Searching over 5,500,000 cases.

Buy This Entire Record For $7.95

Download the entire decision to receive the complete text, official citation,
docket number, dissents and concurrences, and footnotes for this case.

Learn more about what you receive with purchase of this case.

Miller v. Seneca Specialty Insurance Company, Inc.

United States District Court, W.D. Kentucky, Paducah

July 29, 2019



          Thomas B. Russell, Senior Judge.

         This matter is before the Court upon a motion by Defendant, Seneca Specialty Insurance Company, Inc., for summary judgment. (DN 14). Plaintiff, David Miller D/B/A World Famous Libby's, has chosen not to respond and the time to do so has passed. This matter is ripe for adjudication, and for the following reasons, Defendant's motion for summary judgment (DN 14) is GRANTED in part and DENIED in part.


         This action arises out of a fire that destroyed Plaintiff's commercial building, and all of the personal property located within the building, on October 10, 2013. (DN 1 at 2). Plaintiff's business, “World Famous Libby's, ” was insured through a policy with the Defendant. Id. The insurance policy was effective from July 1, 2013 through January 1, 2014. Id. Plaintiff argues that he submitted a professionally prepared valuation report as a proof of loss to Defendant on November 14, 2013. Id. Plaintiff alleges that Defendant has failed to pay under the terms of the insurance policy and that Defendant has refused to negotiate with Plaintiff under the terms of the contract. Id. at 3.

         Defendant claims it has paid the policy limit of $1, 100, 000.00 for the loss of the building in two separate payments. (DN 14-1 at 2). Defendant has not paid for damage caused to personal property caused by the fire. Id. Defendant argues that Plaintiff has failed to provide documentation or other information to support the inventory of items he claims were damaged in the fire. Id. The insurance policy contains the following provision:

No one may bring a legal action against us under this policy unless:
1. There has been full compliance with all terms of this policy; and
2. The action is brought within 2 years after the date on which the direct physical loss or damage occurred.

Id. at 3.

         Plaintiff originally filed this action in the Commonwealth of Kentucky, Todd Circuit Court. (DN 14-6). Plaintiff's original attorney withdrew on January 18, 2017, and the court ordered that Plaintiff had sixty days to obtain new counsel. (DN 14-7). On April 19, 2017, the state court dismissed the action without prejudice. (DN 14-8).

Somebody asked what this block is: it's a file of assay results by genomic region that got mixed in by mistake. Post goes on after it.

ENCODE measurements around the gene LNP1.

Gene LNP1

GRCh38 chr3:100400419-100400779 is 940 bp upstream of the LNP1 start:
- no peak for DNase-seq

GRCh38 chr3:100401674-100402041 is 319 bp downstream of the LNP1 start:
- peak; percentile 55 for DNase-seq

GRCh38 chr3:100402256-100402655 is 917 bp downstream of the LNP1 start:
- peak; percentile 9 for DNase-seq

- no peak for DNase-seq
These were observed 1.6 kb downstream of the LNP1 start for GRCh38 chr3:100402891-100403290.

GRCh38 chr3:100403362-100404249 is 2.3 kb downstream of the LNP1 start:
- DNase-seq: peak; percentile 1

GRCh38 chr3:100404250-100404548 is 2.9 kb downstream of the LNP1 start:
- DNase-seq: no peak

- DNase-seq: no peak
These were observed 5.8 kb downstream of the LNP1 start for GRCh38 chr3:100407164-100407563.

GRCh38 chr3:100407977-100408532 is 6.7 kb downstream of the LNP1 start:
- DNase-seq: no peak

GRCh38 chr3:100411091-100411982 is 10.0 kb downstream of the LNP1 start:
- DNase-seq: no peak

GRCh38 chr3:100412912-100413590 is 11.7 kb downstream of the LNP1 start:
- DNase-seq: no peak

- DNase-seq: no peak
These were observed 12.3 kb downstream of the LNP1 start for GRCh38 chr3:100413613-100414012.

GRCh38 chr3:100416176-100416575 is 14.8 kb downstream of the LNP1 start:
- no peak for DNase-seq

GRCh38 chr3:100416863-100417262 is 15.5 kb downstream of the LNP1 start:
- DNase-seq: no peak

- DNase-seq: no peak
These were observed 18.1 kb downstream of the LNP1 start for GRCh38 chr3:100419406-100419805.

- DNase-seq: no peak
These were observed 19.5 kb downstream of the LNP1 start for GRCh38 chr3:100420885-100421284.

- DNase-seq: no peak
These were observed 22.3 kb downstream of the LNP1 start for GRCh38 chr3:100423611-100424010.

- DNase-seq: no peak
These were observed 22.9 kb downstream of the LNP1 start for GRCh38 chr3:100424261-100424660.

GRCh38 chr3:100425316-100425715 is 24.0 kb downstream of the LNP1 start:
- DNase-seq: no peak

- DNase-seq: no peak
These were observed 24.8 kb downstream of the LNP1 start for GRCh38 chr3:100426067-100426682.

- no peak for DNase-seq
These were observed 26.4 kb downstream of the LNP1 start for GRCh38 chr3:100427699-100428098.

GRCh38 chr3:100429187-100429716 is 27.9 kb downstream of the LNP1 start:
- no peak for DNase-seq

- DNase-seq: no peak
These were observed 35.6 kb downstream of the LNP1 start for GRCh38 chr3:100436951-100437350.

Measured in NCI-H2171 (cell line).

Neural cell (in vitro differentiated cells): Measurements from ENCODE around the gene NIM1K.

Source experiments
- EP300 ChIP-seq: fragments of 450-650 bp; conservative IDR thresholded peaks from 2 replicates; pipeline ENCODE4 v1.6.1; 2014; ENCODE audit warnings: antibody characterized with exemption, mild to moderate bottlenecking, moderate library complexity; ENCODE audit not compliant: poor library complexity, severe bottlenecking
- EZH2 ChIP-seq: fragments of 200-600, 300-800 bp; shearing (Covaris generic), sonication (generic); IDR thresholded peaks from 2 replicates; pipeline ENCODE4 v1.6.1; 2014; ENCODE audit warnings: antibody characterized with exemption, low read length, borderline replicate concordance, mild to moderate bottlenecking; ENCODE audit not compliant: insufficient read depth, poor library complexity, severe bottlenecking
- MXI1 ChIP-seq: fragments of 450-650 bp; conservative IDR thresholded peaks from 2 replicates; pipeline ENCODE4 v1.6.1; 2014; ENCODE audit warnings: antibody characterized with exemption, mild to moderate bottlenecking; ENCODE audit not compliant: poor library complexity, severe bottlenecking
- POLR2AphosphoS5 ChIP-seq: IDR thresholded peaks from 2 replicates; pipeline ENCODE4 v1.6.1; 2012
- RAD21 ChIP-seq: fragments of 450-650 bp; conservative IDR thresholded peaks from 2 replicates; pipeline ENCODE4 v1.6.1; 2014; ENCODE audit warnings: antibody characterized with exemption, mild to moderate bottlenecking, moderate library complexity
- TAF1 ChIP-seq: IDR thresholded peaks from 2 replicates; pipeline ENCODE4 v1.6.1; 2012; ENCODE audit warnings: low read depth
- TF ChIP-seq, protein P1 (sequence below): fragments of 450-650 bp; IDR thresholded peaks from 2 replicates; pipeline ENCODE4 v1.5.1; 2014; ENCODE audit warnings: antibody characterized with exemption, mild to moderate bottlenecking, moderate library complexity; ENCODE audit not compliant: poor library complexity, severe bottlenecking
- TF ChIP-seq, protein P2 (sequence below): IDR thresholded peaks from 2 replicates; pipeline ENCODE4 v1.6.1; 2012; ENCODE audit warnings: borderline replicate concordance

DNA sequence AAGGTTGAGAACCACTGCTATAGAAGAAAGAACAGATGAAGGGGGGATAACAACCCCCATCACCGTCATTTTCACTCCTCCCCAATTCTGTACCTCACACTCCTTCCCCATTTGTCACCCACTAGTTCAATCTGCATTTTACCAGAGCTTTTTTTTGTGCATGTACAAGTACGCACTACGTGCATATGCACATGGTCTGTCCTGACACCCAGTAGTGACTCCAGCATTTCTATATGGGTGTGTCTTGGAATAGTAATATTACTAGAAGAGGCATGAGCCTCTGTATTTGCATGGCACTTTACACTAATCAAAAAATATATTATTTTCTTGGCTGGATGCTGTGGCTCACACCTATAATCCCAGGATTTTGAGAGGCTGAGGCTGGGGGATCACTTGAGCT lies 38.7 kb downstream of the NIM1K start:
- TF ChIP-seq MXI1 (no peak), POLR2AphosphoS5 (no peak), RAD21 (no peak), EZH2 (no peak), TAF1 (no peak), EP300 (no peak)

Plaintiff filed the action that is now before this Court on April 9, 2018. Defendant filed its motion for summary judgment on March 25, 2019. (DN 14). On July 2, 2019, the Court granted Plaintiff an additional twenty-one days to file a response to the motion for summary judgment. (DN 16). Even with the additional twenty-one days, Plaintiff has failed to respond to Defendant's motion. In his Complaint, Plaintiff alleges counts for (1) breach of contract, (2) contractual breach of the implied covenant of good faith and fair dealing, (3) violation of KRS 367.170, and (4) punitive damages. (DN 1 at 3-4). The Court will address each count below.


         Summary judgment is appropriate when the record, viewed in the light most favorable to the nonmoving party, reveals “that there is no genuine dispute as to any material fact and the movant is entitled to judgement as a matter of law.” Fed.R.Civ.P. 56(a). A genuine dispute of material fact exists where “there is sufficient evidence favoring the nonmoving party for a jury to return a verdict for that party.” Anderson v. Liberty Lobby, Inc., 477 U.S. 242, 249, 106 S.Ct. 2505, 91 L.Ed.2d 202 (1986). The Court “may not make credibility determinations nor weigh the evidence when determining whether an issue of fact remains for trial.” Laster v. City of Kalamazoo, 746 F.3d 714, 726 (6th Cir. 2014) (citing Logan v. Denny's, Inc., 259 F.3d 558, 556 (6th Cir. 2001); Ahlers v. Schebil, 188 F.3d 365, 369 (6th Cir. 1999)). “The ultimate question is ‘whether the evidence presents a sufficient disagreement to require submission to a jury or whether it is so one-sided that one party must prevail as a matter of law.'” Back v. Nestle USA, Inc., 694 F.3d 571, 575 (6th Cir. 2012) (quoting Anderson, 477 U.S. at 251-52).

         As the party moving for summary judgment, Defendant must shoulder the burden of showing the absence of a genuine dispute of material fact, as to at least one essential element of each of Plaintiff's claims. Fed.R.Civ.P. 56(c); see Laster, 746 F.3d at 726 (citing Celotex Corp. v. Catrett,477 U.S. 317, 324, 106 S.Ct. 2548, 91 L.Ed.2d 265 (1986)). If Defendant satisfies its burden of production, Plaintiff “must-by deposition, answers to interrogatories, affidavits, and admissions on ...

Buy This Entire Record For $7.95

Download the entire decision to receive the complete text, official citation,
docket number, dissents and concurrences, and footnotes for this case.

Learn more about what you receive with purchase of this case.